In manual mode, choose Focus Peak Highlight Red High for your focus assist. The red highlight will show a solid contrast, which makes it easier to nail a sharp focus because you shoot in black and white. And here’s where the magic begins. The RAW files are necessary because they will automatically convert into color when you process them in your post-processing software.
Though this tip might seem easy, it still requires a lot of practice to do it perfectly. After all, regular practice makes something that looks tough seem easy.
The beauty of the imperfections.
The use of vintage lenses, however, has drawbacks, and in some cases, these may outweigh the advantages. Because this lens dates back to the 1960s-1980s, another disadvantage, besides the manual focus, is the outdated technology, which makes images noticeably less sharp compared to modern lenses in both center and corner sharpness. Some lenses may exhibit Chromatic Aberration/Color Fringing and vignetting, which can be quite prominent. Despite this, there are many lenses whose quality also exceeds the rate of today’s lenses, with a note: The price spent is also comparable to the quality.
But for photographers seeking unique lens characteristics like me, all of those imperfections of vintage lenses make them perfect.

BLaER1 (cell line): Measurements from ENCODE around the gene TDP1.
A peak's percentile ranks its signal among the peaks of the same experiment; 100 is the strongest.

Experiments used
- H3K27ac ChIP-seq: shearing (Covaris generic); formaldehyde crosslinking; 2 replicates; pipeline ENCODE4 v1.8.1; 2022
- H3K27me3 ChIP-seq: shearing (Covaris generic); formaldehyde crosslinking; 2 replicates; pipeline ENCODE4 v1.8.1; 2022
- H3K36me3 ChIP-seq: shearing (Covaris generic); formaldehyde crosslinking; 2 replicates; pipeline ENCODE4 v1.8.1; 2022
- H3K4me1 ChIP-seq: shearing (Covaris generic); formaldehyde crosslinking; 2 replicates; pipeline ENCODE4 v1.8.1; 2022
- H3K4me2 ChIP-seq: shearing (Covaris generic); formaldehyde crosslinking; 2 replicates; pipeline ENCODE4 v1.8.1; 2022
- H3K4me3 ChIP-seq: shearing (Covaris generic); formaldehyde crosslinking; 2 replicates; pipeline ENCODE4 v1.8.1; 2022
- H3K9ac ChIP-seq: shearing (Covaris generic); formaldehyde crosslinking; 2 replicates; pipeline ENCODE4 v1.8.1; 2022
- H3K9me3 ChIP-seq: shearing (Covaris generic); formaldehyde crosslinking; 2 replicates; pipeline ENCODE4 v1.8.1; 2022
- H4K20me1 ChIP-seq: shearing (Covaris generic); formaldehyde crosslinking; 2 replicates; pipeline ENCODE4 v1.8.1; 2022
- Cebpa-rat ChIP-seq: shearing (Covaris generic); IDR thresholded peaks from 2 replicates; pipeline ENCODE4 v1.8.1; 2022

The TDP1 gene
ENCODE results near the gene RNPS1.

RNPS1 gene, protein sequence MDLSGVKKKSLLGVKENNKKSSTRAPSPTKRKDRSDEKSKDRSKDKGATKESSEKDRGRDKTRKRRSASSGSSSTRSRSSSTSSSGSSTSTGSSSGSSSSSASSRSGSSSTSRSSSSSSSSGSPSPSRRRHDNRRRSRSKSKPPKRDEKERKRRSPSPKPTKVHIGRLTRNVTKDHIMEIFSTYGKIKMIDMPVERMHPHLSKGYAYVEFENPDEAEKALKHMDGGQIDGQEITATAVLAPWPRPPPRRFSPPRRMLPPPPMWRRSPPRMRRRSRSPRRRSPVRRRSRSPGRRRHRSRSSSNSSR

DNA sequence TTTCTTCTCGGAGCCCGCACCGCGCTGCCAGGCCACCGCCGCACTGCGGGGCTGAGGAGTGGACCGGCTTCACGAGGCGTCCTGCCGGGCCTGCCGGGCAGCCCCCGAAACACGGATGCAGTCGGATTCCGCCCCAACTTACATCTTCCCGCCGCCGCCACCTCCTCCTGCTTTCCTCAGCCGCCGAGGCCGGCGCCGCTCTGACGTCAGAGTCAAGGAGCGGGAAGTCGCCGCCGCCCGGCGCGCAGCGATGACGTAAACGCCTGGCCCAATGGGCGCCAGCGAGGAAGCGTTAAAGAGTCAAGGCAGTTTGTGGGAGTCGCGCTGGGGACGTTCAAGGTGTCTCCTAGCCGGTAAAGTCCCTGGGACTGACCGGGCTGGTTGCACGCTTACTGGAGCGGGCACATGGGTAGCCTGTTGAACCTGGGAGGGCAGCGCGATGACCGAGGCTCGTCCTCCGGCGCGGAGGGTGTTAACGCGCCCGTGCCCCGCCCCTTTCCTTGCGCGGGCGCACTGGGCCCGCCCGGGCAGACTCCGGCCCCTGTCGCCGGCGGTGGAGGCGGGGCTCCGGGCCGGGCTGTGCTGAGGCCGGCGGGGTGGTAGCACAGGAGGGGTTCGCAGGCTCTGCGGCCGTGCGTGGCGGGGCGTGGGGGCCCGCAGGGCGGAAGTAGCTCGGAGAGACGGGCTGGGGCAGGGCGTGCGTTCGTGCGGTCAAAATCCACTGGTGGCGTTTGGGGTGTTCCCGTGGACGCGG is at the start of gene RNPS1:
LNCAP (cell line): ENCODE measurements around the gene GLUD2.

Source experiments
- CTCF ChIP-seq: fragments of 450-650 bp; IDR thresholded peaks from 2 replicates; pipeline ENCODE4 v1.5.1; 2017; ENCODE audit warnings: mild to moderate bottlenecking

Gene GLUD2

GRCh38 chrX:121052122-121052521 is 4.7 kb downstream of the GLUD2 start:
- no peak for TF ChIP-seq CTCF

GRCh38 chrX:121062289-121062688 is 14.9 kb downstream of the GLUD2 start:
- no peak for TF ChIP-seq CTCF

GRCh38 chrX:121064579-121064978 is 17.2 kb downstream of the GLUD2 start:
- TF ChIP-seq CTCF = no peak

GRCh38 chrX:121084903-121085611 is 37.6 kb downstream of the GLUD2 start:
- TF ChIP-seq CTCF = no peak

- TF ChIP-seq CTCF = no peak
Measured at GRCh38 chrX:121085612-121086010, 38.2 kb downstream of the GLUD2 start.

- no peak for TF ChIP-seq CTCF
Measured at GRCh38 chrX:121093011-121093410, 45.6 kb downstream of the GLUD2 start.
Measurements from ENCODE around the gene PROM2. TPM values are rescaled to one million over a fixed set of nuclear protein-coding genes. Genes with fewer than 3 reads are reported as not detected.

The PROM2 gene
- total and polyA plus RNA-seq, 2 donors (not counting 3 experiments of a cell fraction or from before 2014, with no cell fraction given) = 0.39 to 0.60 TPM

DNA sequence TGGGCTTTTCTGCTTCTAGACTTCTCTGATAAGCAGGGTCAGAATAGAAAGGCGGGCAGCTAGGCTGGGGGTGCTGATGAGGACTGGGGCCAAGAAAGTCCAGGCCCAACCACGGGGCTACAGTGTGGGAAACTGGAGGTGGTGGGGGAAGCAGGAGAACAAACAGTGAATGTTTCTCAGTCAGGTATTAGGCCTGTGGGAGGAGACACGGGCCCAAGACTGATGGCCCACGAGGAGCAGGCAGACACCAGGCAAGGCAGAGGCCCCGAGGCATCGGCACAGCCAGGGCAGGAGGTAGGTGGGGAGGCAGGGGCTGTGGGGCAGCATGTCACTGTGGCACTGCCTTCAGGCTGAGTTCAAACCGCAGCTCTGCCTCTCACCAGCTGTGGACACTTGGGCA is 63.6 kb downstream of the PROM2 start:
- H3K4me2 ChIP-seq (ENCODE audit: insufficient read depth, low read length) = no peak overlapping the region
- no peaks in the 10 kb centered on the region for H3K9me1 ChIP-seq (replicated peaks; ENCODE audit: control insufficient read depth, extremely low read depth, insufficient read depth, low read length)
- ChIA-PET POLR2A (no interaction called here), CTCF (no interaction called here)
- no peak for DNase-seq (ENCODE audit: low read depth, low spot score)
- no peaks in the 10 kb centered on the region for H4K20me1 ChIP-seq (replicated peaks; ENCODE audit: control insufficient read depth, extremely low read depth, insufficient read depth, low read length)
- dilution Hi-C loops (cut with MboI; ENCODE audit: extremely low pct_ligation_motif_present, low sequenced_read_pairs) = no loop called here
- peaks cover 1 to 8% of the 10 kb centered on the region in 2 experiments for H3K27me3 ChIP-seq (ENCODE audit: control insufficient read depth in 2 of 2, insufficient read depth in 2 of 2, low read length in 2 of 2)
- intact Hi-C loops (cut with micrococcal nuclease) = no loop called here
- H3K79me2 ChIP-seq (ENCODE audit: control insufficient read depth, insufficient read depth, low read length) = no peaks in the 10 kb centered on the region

I have strived to incorporate this tone in my street and cat photography.
Who is best suited to use vintage lenses?
Those who wish to recreate the tones and color renditions of a bygone era for a specific style/character so their work has characteristics other photographers don’t have.
Furthermore, people who seek high-quality lenses at a more affordable price should consider the option of vintage lenses. Although they are now relatively inexpensive, they were initially priced comparably to today’s lenses. Nowadays, it is challenging to come across lenses with pristine optics and smoothly functioning aperture and focusing rings. This scarcity has increased their value. Additionally, with the growing popularity of mirrorless cameras, vintage lenses offer a match for their color rendition, thus contributing to the rise in prices.
Regarding the price.
Typical vintage lenses on the market fall within the 50mm – 58mm focal length range, often called the “nifty fifty” lenses, with apertures ranging from f1.4 to f2.8. Their availability generally keeps prices low, ranging from five hundred thousand to two million Indonesian Rupiah, depending on brand and condition. Wider lenses, such as those under 50mm (wide lenses), are typically more expensive, varying from one to three million Rupiah. Lenses narrower than 50mm, like 85mm (telephoto lenses), are generally pricier, with prices ranging from 3 to 5 million Rupiah, depending on the condition and brand. For lenses narrower than 85mm (100mm and above), the prices drop to levels similar to 50mm, perhaps due to the minimum focusing distance, leading to less interest.
However, prices also hinge on the condition and aperture of the lens. Lenses in good condition command higher prices than rare vintage lenses in poor shape, especially for super-fast apertures like f1.2 or even f0.95.
So, are you interested in using vintage lenses? Or perhaps you already use them as your daily photography gear? Feel free to share your experiences in the comments section.